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Dancer's Heel


Dancer's heel, also known as posterior impingement syndrome, occurs when the tissue at the back of the ankle becomes compressed due to a bony formation at the back of the ankle. The pain may be triggered by an ankle sprain or by the tissue being trapped between the ankle and heel bone. When the soft tissue at the back of the ankle is pinched, it becomes inflamed and painful. Posterior impingement syndrome is common among ballet dancers.

Our approach to dancer's heel

To treat dancer's heel, we begin with nonsurgical treatments to reduce pain and swelling. We may also recommend working with a physical therapist who is familiar with dance injuries. If these options prove ineffective, UCSF offers surgical treatments for dancer's heel. The type of procedure we use depends on the source and location of the problem.

Our team includes highly trained orthopedic surgeons who specialize in the ankle and foot, as well as podiatrists, physical therapists and pedorthists (specialists in modified footwear and supportive devices for the lower leg). Our goals are to relieve pain and restore mobility, so patients can return to their normal lives and the activities they enjoy. We offer doctor's appointments, medical imaging and physical therapy in one convenient location.

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    Among the top hospitals in the nation

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    One of the nation's best for orthopedic care

Signs & symptoms

Signs and symptoms of dancer's heel may include:

  • Pain at the back of the ankle
  • Tenderness behind the bottom tip of the fibula (outer bone in the calf)
  • Worsened pain when pointing the foot down (plantar flexion)


The doctor will move your ankle to see what movements or positions cause your pain. The doctor may push your foot downward or have you rise up on your toes if a posterior impingement is suspected. The doctor will probably order X-rays if impingement is suspected. You may be asked to squat down or rise up on your toes during the X-ray. This helps show if impingement is due to bone pinching the soft tissues.

A bone scan may be recommended in select cases, such as when surgery is being considered. In general, MRI scans are not helpful for impingement problems, but they may be ordered to check for other ankle problems that could be causing your pain.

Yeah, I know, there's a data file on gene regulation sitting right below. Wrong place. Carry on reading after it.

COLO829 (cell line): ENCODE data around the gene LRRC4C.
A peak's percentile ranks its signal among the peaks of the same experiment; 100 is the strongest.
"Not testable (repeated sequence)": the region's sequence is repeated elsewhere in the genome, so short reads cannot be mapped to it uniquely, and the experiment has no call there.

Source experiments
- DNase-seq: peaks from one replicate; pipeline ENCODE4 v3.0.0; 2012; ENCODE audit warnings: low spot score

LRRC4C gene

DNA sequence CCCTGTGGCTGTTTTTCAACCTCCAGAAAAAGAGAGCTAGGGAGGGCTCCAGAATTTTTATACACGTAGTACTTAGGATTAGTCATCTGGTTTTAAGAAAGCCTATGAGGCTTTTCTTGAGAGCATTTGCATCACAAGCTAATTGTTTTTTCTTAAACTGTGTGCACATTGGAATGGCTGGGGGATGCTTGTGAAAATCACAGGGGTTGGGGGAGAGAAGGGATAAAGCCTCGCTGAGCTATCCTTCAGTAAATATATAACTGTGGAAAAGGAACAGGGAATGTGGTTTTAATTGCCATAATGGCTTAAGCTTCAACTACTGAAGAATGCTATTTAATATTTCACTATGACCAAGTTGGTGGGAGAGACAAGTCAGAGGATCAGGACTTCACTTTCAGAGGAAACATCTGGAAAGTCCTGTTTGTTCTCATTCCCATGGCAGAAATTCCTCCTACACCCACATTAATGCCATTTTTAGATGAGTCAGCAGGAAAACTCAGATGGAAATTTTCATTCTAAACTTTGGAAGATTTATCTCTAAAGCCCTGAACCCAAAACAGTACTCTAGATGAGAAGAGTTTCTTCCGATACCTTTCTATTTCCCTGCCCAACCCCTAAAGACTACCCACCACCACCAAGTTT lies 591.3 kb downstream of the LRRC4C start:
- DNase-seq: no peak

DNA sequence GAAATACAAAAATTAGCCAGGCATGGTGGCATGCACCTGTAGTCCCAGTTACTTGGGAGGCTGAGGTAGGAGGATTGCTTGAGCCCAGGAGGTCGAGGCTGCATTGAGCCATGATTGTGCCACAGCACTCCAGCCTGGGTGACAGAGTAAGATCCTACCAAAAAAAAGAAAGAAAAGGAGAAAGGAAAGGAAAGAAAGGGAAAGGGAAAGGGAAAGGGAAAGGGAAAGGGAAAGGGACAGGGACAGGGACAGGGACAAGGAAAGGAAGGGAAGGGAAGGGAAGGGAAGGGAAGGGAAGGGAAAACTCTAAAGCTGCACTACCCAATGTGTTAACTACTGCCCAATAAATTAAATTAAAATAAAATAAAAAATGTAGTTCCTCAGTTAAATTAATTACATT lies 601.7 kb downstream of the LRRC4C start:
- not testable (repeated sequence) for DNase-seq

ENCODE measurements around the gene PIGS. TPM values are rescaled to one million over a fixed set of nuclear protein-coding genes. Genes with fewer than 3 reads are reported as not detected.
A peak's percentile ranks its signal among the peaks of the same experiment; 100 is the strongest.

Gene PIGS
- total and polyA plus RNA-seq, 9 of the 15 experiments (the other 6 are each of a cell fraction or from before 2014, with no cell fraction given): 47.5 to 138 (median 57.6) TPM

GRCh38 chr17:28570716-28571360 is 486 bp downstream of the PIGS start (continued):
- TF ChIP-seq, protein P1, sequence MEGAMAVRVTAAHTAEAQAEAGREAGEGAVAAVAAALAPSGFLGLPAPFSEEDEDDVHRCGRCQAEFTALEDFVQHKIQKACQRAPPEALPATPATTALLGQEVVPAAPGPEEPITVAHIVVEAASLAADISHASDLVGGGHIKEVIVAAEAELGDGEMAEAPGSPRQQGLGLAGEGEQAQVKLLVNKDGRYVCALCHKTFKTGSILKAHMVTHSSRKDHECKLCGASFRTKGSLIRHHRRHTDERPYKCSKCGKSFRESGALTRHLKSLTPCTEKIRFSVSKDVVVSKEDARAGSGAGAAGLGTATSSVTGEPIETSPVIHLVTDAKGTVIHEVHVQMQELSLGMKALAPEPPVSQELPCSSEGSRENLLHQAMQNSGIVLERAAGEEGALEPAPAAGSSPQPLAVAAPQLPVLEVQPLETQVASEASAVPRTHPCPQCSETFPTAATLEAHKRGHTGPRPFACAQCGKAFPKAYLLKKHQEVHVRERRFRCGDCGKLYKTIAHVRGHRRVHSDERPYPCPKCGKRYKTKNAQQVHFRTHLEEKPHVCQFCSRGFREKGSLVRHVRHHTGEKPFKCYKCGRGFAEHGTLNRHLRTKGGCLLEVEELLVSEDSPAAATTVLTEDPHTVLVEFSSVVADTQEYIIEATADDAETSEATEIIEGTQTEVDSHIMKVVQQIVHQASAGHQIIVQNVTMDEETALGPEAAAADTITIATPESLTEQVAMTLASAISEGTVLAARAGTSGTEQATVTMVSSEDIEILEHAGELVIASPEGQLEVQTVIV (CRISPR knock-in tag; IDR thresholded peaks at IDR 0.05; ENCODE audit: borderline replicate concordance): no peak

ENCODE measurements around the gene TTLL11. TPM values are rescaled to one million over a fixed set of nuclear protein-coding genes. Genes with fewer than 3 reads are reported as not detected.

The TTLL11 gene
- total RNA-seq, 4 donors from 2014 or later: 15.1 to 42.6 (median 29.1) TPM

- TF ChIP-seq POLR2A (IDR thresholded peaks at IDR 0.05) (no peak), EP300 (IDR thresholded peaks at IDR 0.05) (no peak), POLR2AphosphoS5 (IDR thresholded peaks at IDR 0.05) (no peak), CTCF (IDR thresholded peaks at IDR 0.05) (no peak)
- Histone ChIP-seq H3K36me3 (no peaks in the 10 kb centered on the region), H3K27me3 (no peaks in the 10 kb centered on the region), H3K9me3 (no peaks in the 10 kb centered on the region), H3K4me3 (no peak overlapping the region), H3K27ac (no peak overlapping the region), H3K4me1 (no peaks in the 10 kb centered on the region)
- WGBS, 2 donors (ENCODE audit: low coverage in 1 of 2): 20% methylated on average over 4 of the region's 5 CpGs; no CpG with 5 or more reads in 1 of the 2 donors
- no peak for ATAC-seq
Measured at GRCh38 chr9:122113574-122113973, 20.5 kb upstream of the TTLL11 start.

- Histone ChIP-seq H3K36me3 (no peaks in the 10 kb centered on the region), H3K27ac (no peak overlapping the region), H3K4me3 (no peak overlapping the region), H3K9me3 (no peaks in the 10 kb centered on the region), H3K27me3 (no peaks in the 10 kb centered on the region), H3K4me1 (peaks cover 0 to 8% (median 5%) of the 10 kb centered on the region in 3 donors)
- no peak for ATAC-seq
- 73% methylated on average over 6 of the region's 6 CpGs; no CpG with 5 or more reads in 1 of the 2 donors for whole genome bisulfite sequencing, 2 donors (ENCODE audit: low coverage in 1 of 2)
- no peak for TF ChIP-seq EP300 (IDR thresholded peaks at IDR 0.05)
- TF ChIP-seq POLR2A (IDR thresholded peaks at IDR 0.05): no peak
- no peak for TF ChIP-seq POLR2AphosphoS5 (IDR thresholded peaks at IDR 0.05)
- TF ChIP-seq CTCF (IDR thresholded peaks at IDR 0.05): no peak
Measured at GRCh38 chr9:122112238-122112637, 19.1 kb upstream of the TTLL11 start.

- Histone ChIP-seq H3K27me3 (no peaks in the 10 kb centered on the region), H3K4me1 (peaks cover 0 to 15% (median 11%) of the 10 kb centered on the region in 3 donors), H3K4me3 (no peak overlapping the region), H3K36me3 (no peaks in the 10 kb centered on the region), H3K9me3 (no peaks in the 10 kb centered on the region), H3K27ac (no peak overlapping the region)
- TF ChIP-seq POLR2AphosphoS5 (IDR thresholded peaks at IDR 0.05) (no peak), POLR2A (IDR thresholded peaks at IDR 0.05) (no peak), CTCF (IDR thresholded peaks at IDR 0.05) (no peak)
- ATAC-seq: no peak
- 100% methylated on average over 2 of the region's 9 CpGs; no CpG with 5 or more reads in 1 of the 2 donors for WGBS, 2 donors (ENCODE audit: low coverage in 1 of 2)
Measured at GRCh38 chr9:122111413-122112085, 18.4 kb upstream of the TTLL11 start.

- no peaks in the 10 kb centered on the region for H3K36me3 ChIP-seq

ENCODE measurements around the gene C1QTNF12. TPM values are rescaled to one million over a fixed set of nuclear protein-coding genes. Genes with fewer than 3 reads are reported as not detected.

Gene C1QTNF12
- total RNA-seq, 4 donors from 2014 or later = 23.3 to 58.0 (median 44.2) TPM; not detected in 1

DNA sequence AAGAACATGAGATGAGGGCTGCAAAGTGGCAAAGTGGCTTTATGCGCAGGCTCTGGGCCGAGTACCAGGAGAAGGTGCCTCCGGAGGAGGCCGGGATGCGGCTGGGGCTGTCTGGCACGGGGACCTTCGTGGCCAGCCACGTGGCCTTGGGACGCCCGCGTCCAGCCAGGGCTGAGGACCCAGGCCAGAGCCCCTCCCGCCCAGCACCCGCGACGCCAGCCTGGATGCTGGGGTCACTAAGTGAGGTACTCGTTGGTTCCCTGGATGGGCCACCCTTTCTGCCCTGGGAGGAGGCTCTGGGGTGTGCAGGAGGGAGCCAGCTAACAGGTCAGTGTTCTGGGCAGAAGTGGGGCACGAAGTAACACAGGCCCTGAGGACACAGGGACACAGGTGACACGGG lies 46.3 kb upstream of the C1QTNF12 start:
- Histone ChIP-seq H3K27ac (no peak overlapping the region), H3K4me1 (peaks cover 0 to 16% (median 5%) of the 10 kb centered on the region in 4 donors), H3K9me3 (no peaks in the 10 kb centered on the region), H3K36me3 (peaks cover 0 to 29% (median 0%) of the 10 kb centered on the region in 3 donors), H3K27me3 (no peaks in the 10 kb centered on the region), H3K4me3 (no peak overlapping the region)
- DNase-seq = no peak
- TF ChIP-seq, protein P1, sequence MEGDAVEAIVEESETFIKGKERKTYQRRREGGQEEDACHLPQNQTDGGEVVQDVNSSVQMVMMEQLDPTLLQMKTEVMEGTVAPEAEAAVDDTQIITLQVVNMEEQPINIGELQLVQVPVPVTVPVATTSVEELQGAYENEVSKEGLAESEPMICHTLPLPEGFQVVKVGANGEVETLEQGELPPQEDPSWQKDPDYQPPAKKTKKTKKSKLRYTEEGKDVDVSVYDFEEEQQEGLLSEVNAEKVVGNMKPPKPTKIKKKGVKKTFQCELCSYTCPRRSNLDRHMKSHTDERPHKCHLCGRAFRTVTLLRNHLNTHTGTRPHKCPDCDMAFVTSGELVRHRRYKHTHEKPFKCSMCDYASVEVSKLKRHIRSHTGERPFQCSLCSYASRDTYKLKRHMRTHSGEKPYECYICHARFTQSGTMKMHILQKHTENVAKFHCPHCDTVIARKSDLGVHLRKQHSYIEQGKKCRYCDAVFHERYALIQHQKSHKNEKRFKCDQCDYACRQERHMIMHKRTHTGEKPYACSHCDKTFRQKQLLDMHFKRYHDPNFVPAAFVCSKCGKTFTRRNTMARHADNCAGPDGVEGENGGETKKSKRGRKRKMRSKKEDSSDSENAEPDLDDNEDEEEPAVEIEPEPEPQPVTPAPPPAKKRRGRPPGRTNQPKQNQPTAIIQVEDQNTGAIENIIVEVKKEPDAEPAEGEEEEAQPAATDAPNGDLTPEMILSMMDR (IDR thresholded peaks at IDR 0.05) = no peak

You may be told to rest the ankle for a short time to reduce swelling and pain. A special walking boot or short-leg cast may be recommended to restrict ankle movement for up to four weeks. Mild pain medications and anti-inflammatory medicine may also be prescribed. An ice pack can also help alleviate swelling and may encourage a faster return of normal ankle movement.

Your doctor may recommend a steroid injection into the painful area, to help relieve irritation and swelling in the soft tissues that are being pinched, reducing their tendency to get pinched. Additionally, your doctor may suggest working with a physical therapist familiar with dance medicine to help you regain normal use of your ankle. Patients often progress in a series of exercises including stationary cycling, range of motion, and ankle strengthening. If nonsurgical treatments do not work, surgery may be recommended. The type of surgery will vary depending on the location and cause of ankle impingement.

UCSF Health medical specialists have reviewed this information. It is for educational purposes only and is not intended to replace the advice of your doctor or other health care provider. We encourage you to discuss any questions or concerns you may have with your provider.

Recommended reading

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Ankle sprains are the most common ankle injury among regular athletes and weekend warriors, affecting an estimated 27,000 Americans per day. Learn more.

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